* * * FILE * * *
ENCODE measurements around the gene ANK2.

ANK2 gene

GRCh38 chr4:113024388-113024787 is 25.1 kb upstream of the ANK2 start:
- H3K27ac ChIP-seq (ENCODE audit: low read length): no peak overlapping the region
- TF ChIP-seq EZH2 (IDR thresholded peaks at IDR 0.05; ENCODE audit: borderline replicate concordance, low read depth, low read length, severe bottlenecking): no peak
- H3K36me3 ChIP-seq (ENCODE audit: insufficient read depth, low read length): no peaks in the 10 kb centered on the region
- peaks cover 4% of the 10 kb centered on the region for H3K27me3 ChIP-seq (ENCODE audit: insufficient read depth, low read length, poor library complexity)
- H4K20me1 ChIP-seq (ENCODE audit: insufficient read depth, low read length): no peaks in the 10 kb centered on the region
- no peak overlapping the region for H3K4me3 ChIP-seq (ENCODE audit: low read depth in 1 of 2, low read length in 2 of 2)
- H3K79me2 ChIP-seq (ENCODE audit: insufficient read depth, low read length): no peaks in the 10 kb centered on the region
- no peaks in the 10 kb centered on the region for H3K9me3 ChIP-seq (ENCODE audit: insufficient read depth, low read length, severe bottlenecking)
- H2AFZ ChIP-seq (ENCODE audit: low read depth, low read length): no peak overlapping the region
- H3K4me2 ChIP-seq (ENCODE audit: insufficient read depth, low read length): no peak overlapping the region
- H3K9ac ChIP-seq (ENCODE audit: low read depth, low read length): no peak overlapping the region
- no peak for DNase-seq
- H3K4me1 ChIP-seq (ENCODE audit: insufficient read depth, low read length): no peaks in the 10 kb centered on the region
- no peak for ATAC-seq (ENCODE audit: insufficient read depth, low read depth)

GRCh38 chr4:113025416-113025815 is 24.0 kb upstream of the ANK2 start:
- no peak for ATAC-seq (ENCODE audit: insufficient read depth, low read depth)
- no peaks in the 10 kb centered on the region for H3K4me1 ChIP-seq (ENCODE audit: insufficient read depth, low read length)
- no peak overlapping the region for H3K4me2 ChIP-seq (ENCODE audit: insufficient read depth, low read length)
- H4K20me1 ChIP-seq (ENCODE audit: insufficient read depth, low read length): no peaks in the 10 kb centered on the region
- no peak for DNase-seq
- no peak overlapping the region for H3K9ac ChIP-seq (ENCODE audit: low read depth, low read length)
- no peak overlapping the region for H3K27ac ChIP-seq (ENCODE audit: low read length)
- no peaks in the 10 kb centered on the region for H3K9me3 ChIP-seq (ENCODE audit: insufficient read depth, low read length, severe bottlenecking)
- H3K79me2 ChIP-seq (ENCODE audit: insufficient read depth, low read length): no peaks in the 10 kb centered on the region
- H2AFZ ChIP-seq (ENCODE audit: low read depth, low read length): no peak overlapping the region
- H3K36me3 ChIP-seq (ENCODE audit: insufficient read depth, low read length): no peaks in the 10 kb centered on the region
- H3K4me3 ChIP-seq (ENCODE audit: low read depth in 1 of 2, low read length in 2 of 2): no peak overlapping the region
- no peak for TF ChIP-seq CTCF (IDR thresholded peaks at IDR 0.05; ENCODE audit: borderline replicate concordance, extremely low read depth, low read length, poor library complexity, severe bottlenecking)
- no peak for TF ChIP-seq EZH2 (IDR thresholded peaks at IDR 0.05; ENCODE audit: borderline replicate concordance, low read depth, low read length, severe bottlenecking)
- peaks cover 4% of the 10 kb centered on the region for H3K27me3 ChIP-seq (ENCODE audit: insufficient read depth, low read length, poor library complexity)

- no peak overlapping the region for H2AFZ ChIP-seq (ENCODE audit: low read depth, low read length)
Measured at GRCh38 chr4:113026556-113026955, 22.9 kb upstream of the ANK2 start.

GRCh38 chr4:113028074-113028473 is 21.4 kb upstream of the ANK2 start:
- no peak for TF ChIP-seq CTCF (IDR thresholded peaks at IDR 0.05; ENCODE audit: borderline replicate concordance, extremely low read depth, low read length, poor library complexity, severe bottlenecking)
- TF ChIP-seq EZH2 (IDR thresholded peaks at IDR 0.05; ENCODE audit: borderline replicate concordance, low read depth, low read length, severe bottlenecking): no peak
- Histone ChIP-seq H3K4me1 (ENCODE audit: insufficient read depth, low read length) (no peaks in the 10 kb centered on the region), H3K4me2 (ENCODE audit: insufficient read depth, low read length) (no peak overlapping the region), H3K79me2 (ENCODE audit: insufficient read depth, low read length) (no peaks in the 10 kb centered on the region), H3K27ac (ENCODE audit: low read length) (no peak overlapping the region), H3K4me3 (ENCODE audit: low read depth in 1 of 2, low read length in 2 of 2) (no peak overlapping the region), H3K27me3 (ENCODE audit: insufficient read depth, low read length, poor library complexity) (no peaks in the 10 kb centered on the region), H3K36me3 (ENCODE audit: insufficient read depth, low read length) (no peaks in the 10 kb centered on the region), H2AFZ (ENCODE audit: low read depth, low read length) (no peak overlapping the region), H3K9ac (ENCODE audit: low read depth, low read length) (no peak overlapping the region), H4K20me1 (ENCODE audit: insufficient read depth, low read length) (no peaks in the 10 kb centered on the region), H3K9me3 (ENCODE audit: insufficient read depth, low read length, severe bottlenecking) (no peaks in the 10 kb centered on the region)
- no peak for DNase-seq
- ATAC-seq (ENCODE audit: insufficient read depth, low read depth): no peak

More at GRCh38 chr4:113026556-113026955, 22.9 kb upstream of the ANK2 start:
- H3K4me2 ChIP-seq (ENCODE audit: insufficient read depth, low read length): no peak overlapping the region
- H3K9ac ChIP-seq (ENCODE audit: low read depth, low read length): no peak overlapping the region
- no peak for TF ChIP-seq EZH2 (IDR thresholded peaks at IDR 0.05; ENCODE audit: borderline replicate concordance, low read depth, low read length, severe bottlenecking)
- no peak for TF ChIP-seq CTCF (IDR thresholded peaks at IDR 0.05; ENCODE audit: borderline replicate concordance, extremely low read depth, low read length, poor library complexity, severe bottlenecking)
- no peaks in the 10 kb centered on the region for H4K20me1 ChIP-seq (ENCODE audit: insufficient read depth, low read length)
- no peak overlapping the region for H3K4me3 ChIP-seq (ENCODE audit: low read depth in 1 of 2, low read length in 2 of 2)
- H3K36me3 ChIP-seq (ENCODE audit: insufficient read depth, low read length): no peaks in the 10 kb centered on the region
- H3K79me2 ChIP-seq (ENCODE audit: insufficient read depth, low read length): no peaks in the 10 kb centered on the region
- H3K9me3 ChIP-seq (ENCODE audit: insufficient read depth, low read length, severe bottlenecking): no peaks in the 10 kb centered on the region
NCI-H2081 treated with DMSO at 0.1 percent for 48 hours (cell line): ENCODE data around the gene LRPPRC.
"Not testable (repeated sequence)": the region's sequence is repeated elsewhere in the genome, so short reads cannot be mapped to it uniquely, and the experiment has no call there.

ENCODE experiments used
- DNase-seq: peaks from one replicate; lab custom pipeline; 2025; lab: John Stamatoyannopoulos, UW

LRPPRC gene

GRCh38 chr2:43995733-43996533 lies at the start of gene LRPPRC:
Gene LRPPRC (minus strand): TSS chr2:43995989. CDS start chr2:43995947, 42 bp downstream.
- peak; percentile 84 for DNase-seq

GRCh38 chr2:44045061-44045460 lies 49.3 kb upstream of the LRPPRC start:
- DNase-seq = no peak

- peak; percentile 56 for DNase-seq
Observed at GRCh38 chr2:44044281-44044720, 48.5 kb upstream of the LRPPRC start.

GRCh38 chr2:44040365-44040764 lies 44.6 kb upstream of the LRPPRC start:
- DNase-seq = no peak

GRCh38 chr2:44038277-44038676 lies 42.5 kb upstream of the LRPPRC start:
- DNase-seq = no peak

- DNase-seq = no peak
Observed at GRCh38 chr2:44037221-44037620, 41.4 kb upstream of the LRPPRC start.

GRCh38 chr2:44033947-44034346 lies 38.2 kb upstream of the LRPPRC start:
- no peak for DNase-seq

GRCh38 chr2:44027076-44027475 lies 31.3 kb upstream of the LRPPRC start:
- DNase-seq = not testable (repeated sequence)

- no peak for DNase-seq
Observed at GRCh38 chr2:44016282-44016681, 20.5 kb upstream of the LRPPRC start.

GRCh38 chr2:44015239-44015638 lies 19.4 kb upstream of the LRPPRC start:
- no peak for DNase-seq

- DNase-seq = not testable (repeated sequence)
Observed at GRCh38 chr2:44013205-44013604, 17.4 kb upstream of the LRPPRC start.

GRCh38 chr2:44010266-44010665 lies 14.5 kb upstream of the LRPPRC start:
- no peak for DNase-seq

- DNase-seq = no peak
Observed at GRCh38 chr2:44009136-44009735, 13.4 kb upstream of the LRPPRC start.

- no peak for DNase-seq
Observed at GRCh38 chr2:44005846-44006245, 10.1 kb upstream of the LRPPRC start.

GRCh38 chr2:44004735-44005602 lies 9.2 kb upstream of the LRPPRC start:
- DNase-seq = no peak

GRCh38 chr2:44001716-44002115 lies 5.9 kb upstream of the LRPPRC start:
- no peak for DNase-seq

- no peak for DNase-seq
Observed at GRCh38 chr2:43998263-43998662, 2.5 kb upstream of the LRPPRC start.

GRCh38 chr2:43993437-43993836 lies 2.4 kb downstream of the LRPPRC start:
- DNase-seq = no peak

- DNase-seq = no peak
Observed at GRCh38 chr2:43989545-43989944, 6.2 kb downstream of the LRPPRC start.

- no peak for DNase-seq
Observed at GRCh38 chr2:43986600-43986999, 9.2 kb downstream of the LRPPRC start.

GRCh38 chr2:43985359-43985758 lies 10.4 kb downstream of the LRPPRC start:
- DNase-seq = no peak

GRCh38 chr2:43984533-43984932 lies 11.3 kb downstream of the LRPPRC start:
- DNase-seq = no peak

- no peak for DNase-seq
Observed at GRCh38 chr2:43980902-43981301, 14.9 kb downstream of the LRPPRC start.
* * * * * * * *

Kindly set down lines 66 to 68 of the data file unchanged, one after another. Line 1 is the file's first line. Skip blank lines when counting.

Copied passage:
GRCh38 chr2:44038277-44038676 lies 42.5 kb upstream of the LRPPRC start:
- DNase-seq = no peak

- DNase-seq = no peak